It’s been a year since Elon Musk’s takeover of Twitter. The formerly stalwart 17-year-old social media site has been a veritable digital maelstrom since his arrival.
Over the past twelve months, Twitter’s empire has collapsed under a handful of avoidable follies, which when added up, spell out its slow demise as a space for meaningful dialogue and idea-sharing.
First, the advertisers left: In late 2022 and early 2023, X, formerly known as Twitter’s, ad revenue took a hit as major brands paused advertising efforts on the platform. What was once a $4.5 billion advertising business for Twitter is now in decline.
Next, celebrities and public figures began jumping ship, leaving behind a mess—it’s still addictive to check in, but no one expects to benefit from these drop-ins. According to a spring 2023 Pew Research Center survey, 60% of U.S. adults who had used X/Twitter in the past year said they’d taken a break from the platform in that time. In the same survey, a quarter of current or recent X/Twitter users said it is unlikely they will be on the site next year.
Musk's policies since taking over included overhauling X/Twitter’s verification systems, a.k.a. "pay to play" checkmarks, massive layoffs, and an ultimatum for employees to commit to “hardcore” hours. These changes appeared to make X/Twitter seem unsafe, volatile, and lawless, detracting “thought leaders” from sharing the labor of their minds. All of this, coupled with shaky safety standards for reporting abuse, bullying, and racism with no moderation in sight, was the beginning of the end for Twitter.
The Exodus to LinkedIn
Sitting pretty, however, is LinkedIn.
Older than its social media contemporaries, LinkedIn consists of more than 600 million professional profiles, and it’s still growing. Its humble beginnings as a professional network to provide space for users to connect with colleagues, industry peers, and potential employers, made it a valuable resource for career development and growth. LinkedIn—despite, or perhaps because of its deeply consistent design and simple interface, has become the sought-after platform for executives to idea-share.
In uncertainty, we as humans seek security. In X/Twitter’s case, the changing of the guard—and the chaos that followed—has proven to be anything but secure and consistent. This has worked in LinkedIn’s favor.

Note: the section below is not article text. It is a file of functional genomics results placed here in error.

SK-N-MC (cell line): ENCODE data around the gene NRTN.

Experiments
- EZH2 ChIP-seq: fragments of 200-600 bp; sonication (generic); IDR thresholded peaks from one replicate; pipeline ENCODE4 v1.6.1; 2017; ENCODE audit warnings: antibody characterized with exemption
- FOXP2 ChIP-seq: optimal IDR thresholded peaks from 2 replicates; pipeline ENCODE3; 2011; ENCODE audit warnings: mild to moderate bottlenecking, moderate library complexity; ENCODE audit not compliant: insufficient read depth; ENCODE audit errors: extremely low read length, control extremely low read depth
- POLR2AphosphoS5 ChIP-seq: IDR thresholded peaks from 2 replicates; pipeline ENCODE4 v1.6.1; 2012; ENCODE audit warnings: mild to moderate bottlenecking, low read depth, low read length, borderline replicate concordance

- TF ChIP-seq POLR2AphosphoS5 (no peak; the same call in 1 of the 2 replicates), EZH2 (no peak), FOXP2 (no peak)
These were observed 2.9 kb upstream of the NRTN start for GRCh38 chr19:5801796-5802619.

The Lure of the LinkedIn Algorithm
The agency side is seeing an increased demand for LinkedIn services as execs rush to get in on the content action, eyeing it as a space for self branding. Because of LinkedIn’s significant impact on professional development and economic opportunities, it’s been able to maintain a reputation of positivity, trust, accountability and confidence.
Less saturated by bots and scam accounts, LinkedIn’s algorithms prioritize content focused on knowledge sharing and insights. Its emphasis on quality makes it one of the only social sites that rewards text-heavy posts with high engagement. LinkedIn's algorithms prioritize valuable content such as in-depth information, thought leadership, scholarship, and industry insights, which contribute to collective learning. Additionally, text-heavy posts tend to generate thoughtful discussions and comments, which boosts the post's visibility in feeds. By design, posts are searchable and indexable, making it easier for users to find relevant information, benefiting both content creators and consumers.
It’s a win-win for all audiences.
Where to Start with LinkedIn
Analyze where your clients have been on social media, and where you want them to go. LinkedIn is dynamic in its use; if your clients have been historically active, do an audit of past posts. See what works, what hasn’t worked, and what might be the next best step for messaging. The strategy behind what they're doing is imperative to move forward and keep up in the 24-hour feed as needed.
Build a Brand
Be a solution to other people’s problems. By identifying your client’s addressable audience, it becomes much easier to understand the narratives, industry trends, and hot-button topics to discuss. Guide that audience by providing honest and valuable content.
Influence the Influencers
Follow the right people. Meet media professionals and influencers where they are within the LinkedIn space. By advising your executives to be active and share valuable discourse, they increase their chances of being noticed by journalists, bloggers, and influencers who just might amplify their messages to a broader audience.
Despite all the positives, it’s important to note that all social platforms have challenges, whether spam, inappropriate content, lack of transparency, bad actors—the list goes on. However, it remains a valuable resource and tool for execs and users to connect and learn something new.
X no longer marks the spot. It’s time to jump ship.
Ralle Karadjov is Editorial Director at Moxie Communications Group.